One-quarter of girls and one-tenth of boys are depressed at age 14. This is according to new research from academics at the University of Liverpool and University College London, with experts saying we're at crisis point.
"This study of thousands of children gives us the most compelling evidence available about the extent of mental ill-health among children in the UK," explained Anna Feuchtwang, Chief Executive of the National Children's Burea, in a statement.
"With a quarter of 14-year-old girls showing signs of depression, it's now beyond doubt that this problem is reaching crisis point."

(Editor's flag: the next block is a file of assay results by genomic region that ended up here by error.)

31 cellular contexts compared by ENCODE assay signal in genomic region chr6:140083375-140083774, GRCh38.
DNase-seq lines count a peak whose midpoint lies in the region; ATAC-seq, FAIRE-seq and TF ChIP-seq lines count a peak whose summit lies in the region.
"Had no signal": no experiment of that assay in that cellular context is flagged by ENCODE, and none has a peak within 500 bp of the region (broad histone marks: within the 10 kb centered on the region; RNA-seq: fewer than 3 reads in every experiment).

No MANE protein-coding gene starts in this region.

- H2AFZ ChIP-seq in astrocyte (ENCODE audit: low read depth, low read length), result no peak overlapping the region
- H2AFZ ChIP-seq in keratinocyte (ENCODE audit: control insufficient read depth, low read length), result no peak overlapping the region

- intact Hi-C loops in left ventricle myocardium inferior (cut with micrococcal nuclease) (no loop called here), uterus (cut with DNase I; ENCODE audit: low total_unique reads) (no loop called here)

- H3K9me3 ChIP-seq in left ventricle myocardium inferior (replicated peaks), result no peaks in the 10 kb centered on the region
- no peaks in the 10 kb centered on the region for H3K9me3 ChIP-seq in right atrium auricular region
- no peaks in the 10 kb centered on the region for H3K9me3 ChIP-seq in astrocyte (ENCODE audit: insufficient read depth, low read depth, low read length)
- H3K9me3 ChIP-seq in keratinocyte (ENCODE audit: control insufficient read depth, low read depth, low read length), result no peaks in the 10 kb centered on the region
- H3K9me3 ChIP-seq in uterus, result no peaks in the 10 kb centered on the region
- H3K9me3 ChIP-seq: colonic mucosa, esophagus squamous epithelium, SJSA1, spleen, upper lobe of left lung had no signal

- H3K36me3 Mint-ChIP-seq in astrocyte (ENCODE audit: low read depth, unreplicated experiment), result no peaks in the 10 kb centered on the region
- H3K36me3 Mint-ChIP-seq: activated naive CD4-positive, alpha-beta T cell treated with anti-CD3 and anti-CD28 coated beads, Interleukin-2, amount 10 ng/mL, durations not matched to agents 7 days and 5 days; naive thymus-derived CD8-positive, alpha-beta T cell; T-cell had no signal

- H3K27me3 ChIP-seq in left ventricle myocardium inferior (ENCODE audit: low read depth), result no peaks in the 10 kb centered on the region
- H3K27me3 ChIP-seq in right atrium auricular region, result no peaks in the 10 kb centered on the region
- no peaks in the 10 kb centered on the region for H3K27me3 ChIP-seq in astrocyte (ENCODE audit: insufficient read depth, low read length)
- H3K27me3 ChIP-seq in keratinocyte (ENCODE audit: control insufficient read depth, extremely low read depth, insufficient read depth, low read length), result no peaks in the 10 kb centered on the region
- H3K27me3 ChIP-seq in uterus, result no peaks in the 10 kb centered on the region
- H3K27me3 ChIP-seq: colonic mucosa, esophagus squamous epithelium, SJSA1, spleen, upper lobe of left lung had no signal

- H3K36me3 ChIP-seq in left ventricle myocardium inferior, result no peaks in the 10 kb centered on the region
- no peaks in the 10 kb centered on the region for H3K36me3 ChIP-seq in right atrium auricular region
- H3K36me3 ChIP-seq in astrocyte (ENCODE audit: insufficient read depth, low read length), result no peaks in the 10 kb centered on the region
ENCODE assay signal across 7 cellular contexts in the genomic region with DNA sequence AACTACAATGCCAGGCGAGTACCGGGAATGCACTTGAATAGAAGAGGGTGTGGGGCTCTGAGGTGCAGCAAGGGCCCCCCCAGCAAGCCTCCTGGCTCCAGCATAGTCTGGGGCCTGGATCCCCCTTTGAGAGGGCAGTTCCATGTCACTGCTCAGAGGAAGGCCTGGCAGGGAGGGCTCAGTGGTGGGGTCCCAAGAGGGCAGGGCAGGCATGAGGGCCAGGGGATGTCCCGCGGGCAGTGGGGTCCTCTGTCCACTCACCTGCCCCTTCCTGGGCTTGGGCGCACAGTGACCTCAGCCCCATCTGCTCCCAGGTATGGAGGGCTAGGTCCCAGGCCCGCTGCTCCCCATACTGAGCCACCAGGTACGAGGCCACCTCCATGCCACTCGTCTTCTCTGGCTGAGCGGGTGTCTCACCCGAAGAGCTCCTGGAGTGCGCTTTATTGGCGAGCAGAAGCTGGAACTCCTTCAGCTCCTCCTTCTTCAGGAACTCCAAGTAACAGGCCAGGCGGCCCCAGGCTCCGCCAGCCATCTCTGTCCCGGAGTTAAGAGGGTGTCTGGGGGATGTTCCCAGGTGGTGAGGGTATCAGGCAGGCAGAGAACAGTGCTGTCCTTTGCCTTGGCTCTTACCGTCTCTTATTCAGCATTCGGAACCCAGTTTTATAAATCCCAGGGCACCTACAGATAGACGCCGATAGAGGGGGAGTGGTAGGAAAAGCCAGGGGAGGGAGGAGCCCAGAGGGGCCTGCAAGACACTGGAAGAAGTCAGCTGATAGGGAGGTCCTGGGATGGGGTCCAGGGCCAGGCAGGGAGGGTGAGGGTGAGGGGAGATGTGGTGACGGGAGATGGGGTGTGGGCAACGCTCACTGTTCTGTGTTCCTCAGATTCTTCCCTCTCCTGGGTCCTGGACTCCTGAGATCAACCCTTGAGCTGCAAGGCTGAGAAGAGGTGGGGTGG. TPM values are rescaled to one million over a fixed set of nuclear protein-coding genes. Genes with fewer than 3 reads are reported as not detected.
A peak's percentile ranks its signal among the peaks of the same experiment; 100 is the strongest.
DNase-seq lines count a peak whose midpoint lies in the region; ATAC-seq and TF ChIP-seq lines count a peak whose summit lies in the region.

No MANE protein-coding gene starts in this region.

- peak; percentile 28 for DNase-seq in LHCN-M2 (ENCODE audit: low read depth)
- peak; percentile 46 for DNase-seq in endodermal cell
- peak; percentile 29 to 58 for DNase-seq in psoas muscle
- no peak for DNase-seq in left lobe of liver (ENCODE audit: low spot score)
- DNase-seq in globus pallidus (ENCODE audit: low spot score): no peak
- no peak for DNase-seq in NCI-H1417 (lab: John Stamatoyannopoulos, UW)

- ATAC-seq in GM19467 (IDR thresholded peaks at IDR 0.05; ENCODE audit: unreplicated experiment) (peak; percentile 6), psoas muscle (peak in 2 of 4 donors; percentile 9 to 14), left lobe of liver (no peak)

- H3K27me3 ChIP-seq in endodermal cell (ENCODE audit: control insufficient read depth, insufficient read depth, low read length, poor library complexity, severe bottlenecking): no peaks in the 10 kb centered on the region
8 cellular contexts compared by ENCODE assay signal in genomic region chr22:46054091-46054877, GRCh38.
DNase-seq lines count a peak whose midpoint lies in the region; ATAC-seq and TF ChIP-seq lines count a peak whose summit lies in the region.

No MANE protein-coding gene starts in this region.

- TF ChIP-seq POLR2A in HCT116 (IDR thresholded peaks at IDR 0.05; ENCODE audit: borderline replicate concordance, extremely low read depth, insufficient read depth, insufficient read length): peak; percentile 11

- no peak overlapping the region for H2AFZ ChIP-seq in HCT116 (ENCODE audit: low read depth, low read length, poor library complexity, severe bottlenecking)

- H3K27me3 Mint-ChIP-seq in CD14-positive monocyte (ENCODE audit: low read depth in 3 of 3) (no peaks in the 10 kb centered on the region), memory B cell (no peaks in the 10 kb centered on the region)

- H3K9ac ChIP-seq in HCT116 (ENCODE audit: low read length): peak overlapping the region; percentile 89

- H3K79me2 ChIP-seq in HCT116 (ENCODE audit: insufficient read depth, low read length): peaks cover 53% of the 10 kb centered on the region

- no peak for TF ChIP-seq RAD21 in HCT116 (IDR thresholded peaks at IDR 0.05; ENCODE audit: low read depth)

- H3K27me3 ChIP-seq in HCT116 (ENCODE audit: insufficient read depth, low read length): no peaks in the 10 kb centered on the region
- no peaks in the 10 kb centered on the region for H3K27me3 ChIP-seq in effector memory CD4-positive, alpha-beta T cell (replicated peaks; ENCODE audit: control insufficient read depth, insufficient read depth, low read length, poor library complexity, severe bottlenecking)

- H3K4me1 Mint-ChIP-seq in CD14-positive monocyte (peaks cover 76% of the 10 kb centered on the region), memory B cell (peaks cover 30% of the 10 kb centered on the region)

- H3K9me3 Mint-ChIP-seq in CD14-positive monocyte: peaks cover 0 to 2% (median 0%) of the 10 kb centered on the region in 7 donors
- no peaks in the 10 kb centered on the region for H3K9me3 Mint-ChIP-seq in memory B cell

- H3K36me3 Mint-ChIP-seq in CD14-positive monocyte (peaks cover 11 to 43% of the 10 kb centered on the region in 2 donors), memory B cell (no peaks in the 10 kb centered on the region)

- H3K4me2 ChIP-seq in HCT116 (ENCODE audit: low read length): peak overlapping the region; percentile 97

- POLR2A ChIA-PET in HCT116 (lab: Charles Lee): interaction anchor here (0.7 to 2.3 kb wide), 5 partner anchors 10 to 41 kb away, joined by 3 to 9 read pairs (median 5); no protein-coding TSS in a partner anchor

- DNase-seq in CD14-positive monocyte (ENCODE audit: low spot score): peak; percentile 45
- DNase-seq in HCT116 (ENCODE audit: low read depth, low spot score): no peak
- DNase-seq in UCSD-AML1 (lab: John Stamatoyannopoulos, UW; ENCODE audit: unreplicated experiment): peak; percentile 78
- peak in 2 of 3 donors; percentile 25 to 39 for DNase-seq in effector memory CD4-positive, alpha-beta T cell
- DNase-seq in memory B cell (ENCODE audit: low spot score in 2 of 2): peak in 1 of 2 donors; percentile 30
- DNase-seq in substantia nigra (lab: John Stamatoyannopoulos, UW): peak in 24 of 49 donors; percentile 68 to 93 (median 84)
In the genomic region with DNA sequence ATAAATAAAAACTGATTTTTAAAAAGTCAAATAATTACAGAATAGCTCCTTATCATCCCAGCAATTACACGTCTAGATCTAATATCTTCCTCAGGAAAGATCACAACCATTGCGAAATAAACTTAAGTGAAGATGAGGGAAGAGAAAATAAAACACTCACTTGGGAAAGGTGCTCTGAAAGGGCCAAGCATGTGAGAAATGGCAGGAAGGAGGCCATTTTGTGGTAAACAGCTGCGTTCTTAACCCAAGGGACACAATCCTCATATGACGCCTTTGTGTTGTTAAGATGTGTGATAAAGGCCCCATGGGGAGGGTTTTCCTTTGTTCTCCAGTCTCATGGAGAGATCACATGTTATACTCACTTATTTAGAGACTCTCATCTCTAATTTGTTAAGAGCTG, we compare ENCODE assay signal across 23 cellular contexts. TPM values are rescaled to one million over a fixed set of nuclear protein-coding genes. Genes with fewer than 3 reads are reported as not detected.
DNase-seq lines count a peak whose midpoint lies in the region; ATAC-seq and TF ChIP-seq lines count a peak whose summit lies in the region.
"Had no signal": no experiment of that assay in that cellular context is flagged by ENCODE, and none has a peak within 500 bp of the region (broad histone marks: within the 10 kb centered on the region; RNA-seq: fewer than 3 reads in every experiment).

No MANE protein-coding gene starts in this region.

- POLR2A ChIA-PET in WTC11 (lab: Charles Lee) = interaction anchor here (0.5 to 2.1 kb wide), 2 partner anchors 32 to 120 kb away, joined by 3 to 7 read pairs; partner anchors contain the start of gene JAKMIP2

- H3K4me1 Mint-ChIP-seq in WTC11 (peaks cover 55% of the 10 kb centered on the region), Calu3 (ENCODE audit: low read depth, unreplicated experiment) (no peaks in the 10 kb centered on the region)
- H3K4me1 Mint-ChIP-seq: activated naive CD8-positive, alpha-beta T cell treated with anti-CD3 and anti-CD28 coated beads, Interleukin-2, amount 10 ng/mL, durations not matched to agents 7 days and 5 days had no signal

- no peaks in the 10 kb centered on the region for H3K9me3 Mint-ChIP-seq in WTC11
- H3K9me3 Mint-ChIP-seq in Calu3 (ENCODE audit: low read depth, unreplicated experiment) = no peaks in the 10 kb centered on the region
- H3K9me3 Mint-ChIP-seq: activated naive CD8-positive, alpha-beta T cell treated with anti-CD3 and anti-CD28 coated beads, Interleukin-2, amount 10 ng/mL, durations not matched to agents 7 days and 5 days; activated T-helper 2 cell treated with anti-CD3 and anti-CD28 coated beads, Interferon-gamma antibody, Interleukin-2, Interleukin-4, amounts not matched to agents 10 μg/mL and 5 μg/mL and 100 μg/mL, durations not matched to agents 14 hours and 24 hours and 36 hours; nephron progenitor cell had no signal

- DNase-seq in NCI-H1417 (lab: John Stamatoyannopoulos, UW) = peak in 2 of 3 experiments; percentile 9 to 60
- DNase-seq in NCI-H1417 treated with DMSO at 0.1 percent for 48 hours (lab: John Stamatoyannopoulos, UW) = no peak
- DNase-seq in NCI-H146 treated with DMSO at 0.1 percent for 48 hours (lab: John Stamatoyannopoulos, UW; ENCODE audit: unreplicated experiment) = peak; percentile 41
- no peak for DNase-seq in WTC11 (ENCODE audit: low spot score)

Some have suggested social media plays a part, adding to the pressure many girls already face during adolescence.
“We know that teenage girls face a huge range of pressures, including stress at school, body image issues, bullying, and the pressure created by social media,” says Marc Bush, the chief policy adviser at the charity Young Minds, reports the Guardian.
Another shocking find was the huge disparity between parents' reports of their children's well-being and the teenagers' self-reporting. Whereas 24 percent of girls and 9 percent of boys described symptoms of depression, parents' recognized these symptoms only 18 percent of the time in females and 12 percent of the time in males.
"It's vital that both children and their parents can make their voices heard to maximise the chances of early identification and access to specialist support," said Feuchtwang.
Aside from having two 'X' chromosomes, researchers noticed two other factors than increased teens' likelihood of developing depression – ethnicity and income.